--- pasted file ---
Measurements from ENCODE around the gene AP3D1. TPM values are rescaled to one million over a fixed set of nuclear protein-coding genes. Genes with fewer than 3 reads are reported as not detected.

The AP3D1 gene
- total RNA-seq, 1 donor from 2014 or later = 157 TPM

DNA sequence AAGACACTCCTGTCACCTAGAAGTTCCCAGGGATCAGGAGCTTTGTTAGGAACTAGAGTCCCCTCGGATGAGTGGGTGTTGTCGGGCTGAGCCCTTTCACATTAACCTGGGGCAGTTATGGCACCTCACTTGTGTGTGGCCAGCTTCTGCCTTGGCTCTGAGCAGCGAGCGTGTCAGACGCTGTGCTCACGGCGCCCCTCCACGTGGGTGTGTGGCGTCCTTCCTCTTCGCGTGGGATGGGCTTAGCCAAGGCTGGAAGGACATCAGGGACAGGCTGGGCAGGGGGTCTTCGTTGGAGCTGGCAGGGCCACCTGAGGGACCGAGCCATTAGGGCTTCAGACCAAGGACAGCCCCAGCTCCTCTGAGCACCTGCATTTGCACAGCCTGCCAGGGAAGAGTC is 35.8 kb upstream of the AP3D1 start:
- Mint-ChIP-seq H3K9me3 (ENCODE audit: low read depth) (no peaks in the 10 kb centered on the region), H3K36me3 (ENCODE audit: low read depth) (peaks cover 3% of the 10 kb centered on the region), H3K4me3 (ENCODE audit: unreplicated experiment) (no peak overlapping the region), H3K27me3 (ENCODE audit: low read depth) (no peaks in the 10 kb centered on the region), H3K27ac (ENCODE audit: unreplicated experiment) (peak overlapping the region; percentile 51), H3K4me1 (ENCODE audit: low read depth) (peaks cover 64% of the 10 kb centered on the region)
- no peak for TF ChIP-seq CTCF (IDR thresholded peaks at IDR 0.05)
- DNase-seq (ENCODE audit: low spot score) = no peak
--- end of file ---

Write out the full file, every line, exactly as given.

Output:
Measurements from ENCODE around the gene AP3D1. TPM values are rescaled to one million over a fixed set of nuclear protein-coding genes. Genes with fewer than 3 reads are reported as not detected.

The AP3D1 gene
- total RNA-seq, 1 donor from 2014 or later = 157 TPM

DNA sequence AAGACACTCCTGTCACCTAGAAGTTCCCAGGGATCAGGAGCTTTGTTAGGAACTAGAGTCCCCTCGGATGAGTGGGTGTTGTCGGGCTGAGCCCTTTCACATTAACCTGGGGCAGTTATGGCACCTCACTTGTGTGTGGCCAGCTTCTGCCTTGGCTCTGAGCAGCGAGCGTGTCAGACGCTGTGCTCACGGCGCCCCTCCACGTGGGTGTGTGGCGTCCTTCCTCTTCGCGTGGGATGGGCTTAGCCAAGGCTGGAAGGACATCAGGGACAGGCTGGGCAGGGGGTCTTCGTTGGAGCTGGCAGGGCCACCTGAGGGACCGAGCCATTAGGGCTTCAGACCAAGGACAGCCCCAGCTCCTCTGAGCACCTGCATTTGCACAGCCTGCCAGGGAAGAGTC is 35.8 kb upstream of the AP3D1 start:
- Mint-ChIP-seq H3K9me3 (ENCODE audit: low read depth) (no peaks in the 10 kb centered on the region), H3K36me3 (ENCODE audit: low read depth) (peaks cover 3% of the 10 kb centered on the region), H3K4me3 (ENCODE audit: unreplicated experiment) (no peak overlapping the region), H3K27me3 (ENCODE audit: low read depth) (no peaks in the 10 kb centered on the region), H3K27ac (ENCODE audit: unreplicated experiment) (peak overlapping the region; percentile 51), H3K4me1 (ENCODE audit: low read depth) (peaks cover 64% of the 10 kb centered on the region)
- no peak for TF ChIP-seq CTCF (IDR thresholded peaks at IDR 0.05)
- DNase-seq (ENCODE audit: low spot score) = no peak